Oh, Syracuse and Ortigia – perhaps Sicily’s best package deal that almost no one knows about unless you’ve been there!
You’ll often hear this area referred to only as “Syracuse”, which is a bit misleading. To be honest the real draw – and almost all of the “things to do in Syracuse” – are actually located in Ortigia.
The reason they’re lumped together like this is because Ortigia is the small tip of Syracuse, technically an island – although you can access it seamlessly by car or foot. (It actually doesn’t feel like an island at all, so don’t worry about that aspect.) Ortigia is the old, ancient part of the city, whereas Syracuse is more modern and not a huge draw for tourists.
Syracuse and Ortigia are great options to visit and to stay while you’re in Sicily: they’re lively enough on their own to not get boring, but they’re also well located to give you access to the rest of the southeast of the island.
If you’re still early on in the planning stages of your trip, or if you already know you plan to visit other parts of Sicily, be sure you check out all of my Sicily city guides, hand-picked hotel lists, and more.
But first, get comfortable and start taking notes – all the best things to do in Syracuse are waiting for you!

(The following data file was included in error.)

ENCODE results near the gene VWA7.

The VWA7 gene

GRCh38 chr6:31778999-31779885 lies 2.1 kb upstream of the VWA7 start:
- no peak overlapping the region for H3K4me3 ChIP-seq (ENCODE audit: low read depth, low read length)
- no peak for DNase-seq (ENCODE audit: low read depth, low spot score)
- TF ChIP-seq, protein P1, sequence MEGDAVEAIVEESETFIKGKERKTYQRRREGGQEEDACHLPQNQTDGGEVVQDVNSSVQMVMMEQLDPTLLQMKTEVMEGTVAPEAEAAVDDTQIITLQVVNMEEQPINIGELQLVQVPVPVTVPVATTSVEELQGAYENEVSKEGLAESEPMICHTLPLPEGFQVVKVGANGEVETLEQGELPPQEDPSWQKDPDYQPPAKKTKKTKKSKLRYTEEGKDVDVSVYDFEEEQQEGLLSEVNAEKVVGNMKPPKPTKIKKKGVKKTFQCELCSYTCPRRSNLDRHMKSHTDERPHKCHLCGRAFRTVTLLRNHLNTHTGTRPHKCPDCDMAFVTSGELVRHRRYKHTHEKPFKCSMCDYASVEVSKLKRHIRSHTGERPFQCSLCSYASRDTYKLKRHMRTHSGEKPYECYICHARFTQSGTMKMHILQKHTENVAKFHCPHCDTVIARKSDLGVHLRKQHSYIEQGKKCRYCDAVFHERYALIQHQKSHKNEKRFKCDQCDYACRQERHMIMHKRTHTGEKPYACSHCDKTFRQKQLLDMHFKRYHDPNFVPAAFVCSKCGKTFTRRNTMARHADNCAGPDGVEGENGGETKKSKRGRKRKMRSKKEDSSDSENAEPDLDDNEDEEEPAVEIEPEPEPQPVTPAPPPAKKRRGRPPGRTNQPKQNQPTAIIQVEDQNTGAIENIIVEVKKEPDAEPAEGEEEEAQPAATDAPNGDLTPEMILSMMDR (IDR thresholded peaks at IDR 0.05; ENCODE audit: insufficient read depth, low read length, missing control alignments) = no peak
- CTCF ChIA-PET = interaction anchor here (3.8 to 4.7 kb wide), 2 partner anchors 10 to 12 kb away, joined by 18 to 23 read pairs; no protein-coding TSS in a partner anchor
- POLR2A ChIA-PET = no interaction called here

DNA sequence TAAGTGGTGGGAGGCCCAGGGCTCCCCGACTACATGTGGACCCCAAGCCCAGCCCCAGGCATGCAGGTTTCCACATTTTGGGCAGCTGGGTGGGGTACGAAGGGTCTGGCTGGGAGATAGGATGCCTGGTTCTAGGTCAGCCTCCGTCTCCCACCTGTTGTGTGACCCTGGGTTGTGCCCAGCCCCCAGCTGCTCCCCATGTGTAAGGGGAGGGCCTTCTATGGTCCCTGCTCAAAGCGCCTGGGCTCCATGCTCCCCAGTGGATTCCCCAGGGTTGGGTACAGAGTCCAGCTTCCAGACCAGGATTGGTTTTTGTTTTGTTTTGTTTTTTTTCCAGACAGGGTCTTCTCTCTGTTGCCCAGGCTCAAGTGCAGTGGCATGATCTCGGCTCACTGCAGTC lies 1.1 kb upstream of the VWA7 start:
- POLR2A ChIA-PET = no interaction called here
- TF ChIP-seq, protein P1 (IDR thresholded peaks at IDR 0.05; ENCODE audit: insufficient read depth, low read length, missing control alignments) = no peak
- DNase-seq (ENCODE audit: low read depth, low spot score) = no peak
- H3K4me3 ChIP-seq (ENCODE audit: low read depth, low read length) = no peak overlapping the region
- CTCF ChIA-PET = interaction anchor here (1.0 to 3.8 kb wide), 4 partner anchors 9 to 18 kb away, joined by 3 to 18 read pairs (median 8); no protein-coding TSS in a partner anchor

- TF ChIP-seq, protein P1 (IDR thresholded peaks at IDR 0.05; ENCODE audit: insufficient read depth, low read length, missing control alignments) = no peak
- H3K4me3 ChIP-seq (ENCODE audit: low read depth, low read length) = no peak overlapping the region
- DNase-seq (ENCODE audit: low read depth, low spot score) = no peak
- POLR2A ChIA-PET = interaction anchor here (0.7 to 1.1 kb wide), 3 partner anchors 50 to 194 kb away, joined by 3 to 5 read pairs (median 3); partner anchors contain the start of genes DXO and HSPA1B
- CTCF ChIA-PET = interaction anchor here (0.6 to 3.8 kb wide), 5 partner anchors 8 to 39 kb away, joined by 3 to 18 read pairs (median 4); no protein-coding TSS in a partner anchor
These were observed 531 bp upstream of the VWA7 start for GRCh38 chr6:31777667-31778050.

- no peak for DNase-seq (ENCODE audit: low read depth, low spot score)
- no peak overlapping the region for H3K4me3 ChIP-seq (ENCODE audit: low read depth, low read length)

- Is Syracuse in Sicily worth visiting?
- Which is better Taormina or Siracusa?
- How many days do I need in Syracuse, Italy?
- Does Siracusa have a beach?
- Do you need a car in Syracuse, Italy?
- Complete Syracuse Guide:Where to Stay, What to See & What to Do
- Where to stay in Syracuse & Ortigia
- What to see in Syracuse & Ortigia
- Things to do in Syracuse & Ortigia
- Where to eat in Syracuse & Ortigia
Is Syracuse in Sicily worth visiting?
Short answer: yes, Syracuse in Sicily is most definitely worth visiting. Syracuse and Ortigia offer a great location for exploring the south-east of the island as it’s close to so many of the popular towns in the area, such as Modica, Ragusa and Noto, and only about an hour from Catania, and an hour and a half from Taormina. It’s also nicely located on the coast, so you can take advantage of the beaches in town, or go only a little ways north or south to get to other lovely beaches too!
Not to mention that, because Syracuse is a bit more lively than other smaller towns in the region, you’ll never find yourself short of places to eat, sights to see and things to do in Syracuse.
Syracuse and Ortigia are a bit of a package deal as far as the best places to visit in Sicily. Ortigia is an island just next to the city of Syracuse that has been a thriving trade center since it was established by the Ancient Greeks almost 3000 years ago. The two cities blend together seamlessly and are typically grouped together. I completely fell in love with Syracuse and Ortigia for their charmingly winding streets, beautiful architecture, and stunning views of the sea.
I would say that my one regret of our first trip to Sicily was probably choosing not to stay in Syracuse for a few days and instead just doing a day trip. In fact, we regretted it so much, that on this past trip we took to Sicily in 2023, we opted to stay in Ortigia for a full five days as our base for the East side of the island.